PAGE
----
During 2014, the Department continued to enhance its comprehensive risk-based and cost effective information security program through implementation of specific and tangible efforts that have enhanced the maturity level of a number of programs and procedures including:

Risk Management and Systems Authorization: The Department completed the authorization of the OpenNet general support system (GSS) in April 2014. OpenNet is the Department's unclassified computer network. In September 2014, the Department completed the authorization of the ClassNet GSS, the Department's classified network. The Department has authorized all but one of the high impact systems and is making notable progress with many of the moderate impact systems that had expired. The Department's Directorate of Information Assurance also set up the Bureau Coordinator program to assist the Bureaus in preparing for and completing authorizations in a timely manner.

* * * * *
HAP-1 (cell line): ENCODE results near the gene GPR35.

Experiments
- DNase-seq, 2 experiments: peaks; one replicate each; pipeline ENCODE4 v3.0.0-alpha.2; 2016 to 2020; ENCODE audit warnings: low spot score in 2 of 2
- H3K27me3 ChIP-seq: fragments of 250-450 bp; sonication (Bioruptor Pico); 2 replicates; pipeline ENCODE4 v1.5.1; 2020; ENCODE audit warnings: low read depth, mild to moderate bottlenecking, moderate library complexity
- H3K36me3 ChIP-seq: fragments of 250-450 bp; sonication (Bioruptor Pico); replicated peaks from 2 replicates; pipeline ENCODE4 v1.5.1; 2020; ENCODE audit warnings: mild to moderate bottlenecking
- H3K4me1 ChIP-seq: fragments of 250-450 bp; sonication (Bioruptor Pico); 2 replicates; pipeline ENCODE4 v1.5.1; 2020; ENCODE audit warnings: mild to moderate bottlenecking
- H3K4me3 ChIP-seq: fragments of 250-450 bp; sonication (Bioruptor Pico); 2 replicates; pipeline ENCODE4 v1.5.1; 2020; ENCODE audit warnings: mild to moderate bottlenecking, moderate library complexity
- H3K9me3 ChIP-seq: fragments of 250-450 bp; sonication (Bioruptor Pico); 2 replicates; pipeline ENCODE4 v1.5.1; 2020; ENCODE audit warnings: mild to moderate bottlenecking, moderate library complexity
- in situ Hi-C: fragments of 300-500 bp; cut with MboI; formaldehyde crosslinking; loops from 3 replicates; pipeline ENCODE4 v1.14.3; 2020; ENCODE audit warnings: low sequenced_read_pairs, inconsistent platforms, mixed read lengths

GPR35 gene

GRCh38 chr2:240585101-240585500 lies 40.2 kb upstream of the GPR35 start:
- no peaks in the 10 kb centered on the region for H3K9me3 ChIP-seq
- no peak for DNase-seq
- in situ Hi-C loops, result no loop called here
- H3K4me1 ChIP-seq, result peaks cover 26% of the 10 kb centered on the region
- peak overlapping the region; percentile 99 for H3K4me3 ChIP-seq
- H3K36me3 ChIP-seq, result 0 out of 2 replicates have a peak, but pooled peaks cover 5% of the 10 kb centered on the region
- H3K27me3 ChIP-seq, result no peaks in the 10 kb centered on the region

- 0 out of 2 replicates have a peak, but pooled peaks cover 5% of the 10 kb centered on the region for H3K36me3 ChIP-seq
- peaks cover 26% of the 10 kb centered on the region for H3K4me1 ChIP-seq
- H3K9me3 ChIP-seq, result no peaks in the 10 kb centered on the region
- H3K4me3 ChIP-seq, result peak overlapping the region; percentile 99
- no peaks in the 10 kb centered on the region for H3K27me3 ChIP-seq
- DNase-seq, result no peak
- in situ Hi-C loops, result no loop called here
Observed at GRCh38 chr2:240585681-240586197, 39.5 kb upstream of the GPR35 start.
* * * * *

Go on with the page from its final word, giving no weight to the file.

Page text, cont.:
Plans of Action and Milestones: In March 2014, the Department implemented an enterprise license of ComplyVision to be used as the repository for assessment and authorization documentation and Plans of Action and Milestones (POA&M). Actions to complete this part of the program are in motion at this time. With the completion of the authorization of OpenNet and ClassNet, a series of common controls were identified and the owners of those controls were made aware of their responsibilities. This action should simplify future authorizations and distribution of POA&M activities. Finally, all OpenNet POA&Ms have been entered into ComplyVision.